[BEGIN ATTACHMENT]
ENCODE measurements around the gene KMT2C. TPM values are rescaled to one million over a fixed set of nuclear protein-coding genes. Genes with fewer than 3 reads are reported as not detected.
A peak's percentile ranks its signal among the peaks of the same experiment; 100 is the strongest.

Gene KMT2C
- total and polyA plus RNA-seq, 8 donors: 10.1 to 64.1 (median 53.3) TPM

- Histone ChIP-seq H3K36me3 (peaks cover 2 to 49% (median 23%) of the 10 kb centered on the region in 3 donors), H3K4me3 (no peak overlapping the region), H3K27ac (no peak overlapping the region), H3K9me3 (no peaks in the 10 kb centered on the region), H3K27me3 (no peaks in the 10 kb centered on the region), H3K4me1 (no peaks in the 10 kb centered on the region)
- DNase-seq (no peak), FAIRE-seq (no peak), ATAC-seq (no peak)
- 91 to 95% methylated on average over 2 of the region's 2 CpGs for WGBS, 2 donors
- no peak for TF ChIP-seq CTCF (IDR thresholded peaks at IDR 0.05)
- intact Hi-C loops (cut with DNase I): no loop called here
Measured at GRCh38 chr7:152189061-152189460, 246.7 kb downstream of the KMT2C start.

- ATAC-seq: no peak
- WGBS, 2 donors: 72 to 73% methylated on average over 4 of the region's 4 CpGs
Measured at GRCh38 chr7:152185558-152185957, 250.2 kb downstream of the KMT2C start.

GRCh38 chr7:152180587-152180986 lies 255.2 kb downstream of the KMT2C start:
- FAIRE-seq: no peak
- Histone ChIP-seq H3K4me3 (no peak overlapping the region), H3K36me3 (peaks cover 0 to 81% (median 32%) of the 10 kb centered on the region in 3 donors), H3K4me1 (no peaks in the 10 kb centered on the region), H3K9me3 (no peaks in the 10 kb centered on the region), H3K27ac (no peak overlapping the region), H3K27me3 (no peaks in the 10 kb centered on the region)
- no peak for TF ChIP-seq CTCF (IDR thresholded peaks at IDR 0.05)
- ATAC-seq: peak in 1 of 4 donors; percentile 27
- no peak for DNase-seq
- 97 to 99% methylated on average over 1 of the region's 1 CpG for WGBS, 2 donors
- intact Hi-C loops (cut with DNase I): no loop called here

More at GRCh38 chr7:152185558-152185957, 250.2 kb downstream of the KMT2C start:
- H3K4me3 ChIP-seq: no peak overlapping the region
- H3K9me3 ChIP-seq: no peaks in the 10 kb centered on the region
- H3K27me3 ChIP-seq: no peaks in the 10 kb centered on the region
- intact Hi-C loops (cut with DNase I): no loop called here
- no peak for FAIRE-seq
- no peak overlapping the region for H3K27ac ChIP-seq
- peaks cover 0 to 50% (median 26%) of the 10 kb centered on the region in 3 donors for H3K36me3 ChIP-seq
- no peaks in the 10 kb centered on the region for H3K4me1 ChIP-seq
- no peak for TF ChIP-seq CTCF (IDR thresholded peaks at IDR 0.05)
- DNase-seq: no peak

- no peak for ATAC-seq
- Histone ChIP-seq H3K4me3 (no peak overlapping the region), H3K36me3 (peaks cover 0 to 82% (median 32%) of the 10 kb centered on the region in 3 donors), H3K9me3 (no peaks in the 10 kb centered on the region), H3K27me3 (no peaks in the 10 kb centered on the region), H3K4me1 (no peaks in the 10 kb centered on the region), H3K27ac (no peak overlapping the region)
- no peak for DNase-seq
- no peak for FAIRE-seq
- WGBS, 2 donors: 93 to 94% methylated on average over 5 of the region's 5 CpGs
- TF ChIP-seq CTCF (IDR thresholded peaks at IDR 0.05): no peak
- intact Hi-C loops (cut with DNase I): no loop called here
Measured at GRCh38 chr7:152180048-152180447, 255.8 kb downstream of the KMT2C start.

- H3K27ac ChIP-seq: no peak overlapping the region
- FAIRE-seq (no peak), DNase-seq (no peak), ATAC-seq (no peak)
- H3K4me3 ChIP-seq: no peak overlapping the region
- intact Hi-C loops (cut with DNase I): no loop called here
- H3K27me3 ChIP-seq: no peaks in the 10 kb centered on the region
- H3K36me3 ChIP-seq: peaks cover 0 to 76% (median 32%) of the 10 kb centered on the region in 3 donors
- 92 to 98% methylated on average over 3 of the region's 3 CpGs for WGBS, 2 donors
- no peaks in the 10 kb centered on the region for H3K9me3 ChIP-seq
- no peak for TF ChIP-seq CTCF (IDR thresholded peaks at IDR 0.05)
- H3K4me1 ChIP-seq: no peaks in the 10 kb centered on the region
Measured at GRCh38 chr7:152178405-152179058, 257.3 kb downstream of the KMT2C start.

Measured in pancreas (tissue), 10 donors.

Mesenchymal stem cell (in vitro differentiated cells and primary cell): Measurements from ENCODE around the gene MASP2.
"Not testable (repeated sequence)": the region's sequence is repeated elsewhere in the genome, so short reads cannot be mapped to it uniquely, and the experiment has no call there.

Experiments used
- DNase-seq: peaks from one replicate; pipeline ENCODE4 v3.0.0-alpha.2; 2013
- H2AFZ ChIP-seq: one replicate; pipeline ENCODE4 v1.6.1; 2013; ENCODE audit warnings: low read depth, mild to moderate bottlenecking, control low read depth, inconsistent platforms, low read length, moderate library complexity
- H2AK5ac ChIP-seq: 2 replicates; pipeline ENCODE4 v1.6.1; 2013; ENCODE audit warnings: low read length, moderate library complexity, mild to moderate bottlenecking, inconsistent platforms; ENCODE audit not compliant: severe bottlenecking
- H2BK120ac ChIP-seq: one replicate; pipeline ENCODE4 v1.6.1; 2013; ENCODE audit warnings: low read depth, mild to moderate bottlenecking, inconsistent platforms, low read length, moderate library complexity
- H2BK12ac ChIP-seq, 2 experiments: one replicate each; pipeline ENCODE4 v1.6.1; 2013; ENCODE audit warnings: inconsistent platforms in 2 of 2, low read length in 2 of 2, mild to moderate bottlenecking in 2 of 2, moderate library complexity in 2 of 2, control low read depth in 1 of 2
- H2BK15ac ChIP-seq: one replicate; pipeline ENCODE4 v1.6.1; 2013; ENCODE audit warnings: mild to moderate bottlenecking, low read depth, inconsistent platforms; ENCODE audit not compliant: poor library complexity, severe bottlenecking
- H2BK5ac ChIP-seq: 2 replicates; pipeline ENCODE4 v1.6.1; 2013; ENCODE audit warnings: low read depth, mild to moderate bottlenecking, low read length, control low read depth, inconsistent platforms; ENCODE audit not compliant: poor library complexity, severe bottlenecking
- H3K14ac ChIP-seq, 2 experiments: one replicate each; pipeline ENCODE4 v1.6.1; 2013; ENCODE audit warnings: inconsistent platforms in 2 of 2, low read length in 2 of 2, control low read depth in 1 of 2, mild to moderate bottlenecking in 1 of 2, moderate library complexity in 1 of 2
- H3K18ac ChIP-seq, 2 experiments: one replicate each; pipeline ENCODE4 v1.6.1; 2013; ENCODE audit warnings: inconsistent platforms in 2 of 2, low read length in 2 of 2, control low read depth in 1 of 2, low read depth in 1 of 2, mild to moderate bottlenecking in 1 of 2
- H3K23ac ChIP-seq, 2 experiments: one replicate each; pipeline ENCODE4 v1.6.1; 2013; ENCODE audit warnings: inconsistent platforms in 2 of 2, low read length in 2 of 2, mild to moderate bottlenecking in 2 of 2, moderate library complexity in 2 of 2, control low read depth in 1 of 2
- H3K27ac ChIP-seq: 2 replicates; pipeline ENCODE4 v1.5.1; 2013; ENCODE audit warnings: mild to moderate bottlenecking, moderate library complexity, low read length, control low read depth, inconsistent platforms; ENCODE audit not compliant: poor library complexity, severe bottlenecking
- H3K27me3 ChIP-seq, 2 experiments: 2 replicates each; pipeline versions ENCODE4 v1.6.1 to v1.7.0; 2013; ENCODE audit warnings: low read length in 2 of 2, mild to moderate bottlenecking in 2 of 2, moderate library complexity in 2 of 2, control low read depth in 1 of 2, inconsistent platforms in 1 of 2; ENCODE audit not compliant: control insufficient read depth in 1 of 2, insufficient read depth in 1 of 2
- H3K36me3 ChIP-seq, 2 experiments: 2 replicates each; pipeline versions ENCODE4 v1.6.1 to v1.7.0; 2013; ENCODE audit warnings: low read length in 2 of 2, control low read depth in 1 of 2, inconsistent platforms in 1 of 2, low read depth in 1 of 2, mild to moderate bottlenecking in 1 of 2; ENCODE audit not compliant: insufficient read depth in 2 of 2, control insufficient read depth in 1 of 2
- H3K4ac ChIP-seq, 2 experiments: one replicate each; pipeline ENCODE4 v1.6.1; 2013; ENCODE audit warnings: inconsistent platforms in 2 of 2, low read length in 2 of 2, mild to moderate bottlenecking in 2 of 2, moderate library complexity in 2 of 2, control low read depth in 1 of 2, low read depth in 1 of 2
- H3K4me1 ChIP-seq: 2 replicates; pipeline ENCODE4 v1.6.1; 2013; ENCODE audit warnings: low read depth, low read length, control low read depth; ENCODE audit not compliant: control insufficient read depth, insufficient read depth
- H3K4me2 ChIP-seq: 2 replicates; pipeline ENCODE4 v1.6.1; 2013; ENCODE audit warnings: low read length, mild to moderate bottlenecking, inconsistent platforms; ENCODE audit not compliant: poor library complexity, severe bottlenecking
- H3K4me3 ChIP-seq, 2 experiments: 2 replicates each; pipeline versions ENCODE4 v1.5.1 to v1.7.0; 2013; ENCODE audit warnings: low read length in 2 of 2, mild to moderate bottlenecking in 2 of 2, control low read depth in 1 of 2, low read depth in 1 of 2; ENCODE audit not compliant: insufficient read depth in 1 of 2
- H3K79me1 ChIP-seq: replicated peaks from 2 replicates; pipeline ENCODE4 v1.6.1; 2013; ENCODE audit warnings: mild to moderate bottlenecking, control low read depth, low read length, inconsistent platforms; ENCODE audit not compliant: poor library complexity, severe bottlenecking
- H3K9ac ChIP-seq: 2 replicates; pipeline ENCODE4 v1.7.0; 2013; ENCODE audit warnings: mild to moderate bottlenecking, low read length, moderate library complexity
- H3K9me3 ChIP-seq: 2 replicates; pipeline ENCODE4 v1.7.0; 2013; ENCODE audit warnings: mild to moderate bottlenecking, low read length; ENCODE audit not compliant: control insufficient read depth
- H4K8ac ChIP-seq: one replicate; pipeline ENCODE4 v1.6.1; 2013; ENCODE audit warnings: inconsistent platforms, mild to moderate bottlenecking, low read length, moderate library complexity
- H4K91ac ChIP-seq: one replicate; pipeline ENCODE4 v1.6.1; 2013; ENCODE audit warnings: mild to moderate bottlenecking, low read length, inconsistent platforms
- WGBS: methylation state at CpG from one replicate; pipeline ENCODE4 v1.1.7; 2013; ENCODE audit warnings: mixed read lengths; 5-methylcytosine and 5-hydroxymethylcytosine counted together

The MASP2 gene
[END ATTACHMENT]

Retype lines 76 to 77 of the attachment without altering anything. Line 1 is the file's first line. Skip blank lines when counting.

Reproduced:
- H4K8ac ChIP-seq: one replicate; pipeline ENCODE4 v1.6.1; 2013; ENCODE audit warnings: inconsistent platforms, mild to moderate bottlenecking, low read length, moderate library complexity
- H4K91ac ChIP-seq: one replicate; pipeline ENCODE4 v1.6.1; 2013; ENCODE audit warnings: mild to moderate bottlenecking, low read length, inconsistent platforms